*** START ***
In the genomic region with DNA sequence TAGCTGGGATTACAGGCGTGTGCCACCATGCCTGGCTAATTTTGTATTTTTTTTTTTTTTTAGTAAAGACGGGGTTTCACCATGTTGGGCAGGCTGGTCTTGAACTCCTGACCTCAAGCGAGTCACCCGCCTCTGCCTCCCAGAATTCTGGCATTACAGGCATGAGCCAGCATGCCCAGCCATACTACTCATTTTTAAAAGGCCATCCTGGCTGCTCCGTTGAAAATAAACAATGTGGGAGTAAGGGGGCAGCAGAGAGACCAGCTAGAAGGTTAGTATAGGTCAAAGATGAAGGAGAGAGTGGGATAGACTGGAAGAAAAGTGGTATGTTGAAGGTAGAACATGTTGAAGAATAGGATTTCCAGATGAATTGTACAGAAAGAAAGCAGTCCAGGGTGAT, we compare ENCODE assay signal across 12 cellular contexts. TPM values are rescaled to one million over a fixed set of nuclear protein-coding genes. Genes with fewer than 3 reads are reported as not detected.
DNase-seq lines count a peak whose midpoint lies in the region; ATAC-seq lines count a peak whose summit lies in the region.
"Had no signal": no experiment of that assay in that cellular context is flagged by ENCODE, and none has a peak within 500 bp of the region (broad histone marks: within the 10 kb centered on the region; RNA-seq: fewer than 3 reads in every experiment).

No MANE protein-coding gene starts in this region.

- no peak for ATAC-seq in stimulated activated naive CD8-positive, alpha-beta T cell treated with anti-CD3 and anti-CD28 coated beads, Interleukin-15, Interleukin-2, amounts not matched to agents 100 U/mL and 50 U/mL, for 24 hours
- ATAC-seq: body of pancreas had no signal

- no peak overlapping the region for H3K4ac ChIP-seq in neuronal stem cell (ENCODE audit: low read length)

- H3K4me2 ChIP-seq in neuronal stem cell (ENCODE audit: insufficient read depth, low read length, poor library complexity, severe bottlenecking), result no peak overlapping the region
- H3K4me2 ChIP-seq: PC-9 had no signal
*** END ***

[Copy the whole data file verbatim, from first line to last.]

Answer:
In the genomic region with DNA sequence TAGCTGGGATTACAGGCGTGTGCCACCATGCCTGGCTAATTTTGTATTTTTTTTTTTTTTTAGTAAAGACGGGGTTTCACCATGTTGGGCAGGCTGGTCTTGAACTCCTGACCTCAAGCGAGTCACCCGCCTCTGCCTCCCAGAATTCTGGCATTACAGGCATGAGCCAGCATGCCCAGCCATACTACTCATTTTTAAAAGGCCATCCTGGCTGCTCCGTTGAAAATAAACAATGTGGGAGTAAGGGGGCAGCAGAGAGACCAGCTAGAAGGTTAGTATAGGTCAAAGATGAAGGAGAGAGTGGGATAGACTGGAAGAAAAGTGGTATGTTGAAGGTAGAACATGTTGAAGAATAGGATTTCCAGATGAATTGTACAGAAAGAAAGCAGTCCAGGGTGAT, we compare ENCODE assay signal across 12 cellular contexts. TPM values are rescaled to one million over a fixed set of nuclear protein-coding genes. Genes with fewer than 3 reads are reported as not detected.
DNase-seq lines count a peak whose midpoint lies in the region; ATAC-seq lines count a peak whose summit lies in the region.
"Had no signal": no experiment of that assay in that cellular context is flagged by ENCODE, and none has a peak within 500 bp of the region (broad histone marks: within the 10 kb centered on the region; RNA-seq: fewer than 3 reads in every experiment).

No MANE protein-coding gene starts in this region.

- no peak for ATAC-seq in stimulated activated naive CD8-positive, alpha-beta T cell treated with anti-CD3 and anti-CD28 coated beads, Interleukin-15, Interleukin-2, amounts not matched to agents 100 U/mL and 50 U/mL, for 24 hours
- ATAC-seq: body of pancreas had no signal

- no peak overlapping the region for H3K4ac ChIP-seq in neuronal stem cell (ENCODE audit: low read length)

- H3K4me2 ChIP-seq in neuronal stem cell (ENCODE audit: insufficient read depth, low read length, poor library complexity, severe bottlenecking), result no peak overlapping the region
- H3K4me2 ChIP-seq: PC-9 had no signal